Rommie E. Amaro is a professor of chemistry and biochemistry and the director of the National Biomedical Computation Resource at the University of California San Diego. Her research focuses on development of computational methods in biophysics for applications to drug discovery.
Areas of Expertise (7)
Computational Methods in Drug Discovery
University of Illinois at Urbana-Champaign: Ph.D., Chemistry 2005
University of Illinois at Urbana-Champaign: B.S., Chemical Engineering 1999
Media Appearances (5)
Scientists Scan for Weaknesses in the SARS-CoV-2 Spike Protein
The Scientist online
This point must be in an “open” or “up” position, flexed and ready to attach itself to the host cell receptor, says Rommie Amaro, a biophysical chemist at the University of California, San Diego. An animation posted online by Greg Bowman, a biophysicist at Washington University School of Medicine, reveals that this looks like a creature opening its jaws.
To Beat Covid-19, Scientists Try to 'See' the Invisible Enemy
Rommie Amaro has barely slept over the last month. Her voice buzzes with restless energy; her long sentences are punctuated with abrupt pauses as she recovers her train of thought. “Oh my God, can you tell I’m getting tired?” the UC San Diego biophysicist asks.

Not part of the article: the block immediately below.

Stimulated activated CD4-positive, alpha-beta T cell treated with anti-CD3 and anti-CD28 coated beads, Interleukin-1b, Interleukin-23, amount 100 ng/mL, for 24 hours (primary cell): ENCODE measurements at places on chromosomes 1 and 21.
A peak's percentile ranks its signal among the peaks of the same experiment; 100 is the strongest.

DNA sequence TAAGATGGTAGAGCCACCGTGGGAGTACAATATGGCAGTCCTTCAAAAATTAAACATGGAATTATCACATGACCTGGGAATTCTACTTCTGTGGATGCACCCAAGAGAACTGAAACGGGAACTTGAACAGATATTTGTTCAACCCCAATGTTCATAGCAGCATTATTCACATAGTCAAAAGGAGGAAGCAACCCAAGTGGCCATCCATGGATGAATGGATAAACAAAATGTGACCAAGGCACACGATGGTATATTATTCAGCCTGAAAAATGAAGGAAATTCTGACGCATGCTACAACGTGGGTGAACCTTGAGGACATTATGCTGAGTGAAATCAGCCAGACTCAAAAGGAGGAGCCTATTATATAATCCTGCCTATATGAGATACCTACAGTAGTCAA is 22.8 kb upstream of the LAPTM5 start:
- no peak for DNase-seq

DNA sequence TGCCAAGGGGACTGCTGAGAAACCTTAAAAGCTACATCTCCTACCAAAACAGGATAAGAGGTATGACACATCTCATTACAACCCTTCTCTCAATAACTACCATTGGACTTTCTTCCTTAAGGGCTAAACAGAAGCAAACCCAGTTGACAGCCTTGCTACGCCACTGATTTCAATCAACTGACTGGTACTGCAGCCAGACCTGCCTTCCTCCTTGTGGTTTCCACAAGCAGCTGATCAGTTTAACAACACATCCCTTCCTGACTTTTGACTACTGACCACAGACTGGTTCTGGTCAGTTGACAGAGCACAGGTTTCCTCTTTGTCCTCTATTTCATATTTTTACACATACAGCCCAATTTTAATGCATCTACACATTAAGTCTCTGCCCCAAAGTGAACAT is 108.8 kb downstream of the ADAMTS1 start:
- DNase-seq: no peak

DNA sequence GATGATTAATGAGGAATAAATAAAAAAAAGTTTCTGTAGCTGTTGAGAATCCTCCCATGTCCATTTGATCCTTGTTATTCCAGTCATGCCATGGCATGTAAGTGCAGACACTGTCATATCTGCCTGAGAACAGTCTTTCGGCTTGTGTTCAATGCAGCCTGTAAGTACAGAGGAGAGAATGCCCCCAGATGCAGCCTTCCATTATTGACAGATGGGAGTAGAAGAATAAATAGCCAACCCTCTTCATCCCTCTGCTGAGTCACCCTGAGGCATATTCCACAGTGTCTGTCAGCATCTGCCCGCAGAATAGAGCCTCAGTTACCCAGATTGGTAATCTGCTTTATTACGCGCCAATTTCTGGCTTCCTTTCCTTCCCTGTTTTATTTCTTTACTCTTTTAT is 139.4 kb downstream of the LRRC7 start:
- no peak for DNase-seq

Supercomputing speed proves crucial in the race against COVID-19
Medical Xpress online
"It's a brilliant test of our methods and our abilities to adapt to new data and to get this up and running right off the fly," said Rommie Amaro, professor at the University of California, San Diego and the researcher leading efforts to create the full model of COVID-19.
Coronavirus massive simulations completed on Frontera supercomputer
Tech Xplore online
Rommie Amaro is leading efforts to build the first complete all-atom model of the SARS-COV-2 coronavirus envelope, its exterior component. "If we have a good model for what the outside of the particle looks like and how it behaves, we're going to get a good view of the different components that are involved in molecular recognition."
Scientists Using Supercomputer to Build All-Atom Model of SARS-CoV-2 Coronavirus Envelope
Sci News online
“If we have a good model for what the outside of the particle looks like and how it behaves, we’re going to get a good view of the different components that are involved in molecular recognition,” said Professor Rommie Amaro, from the University of California, San Diego.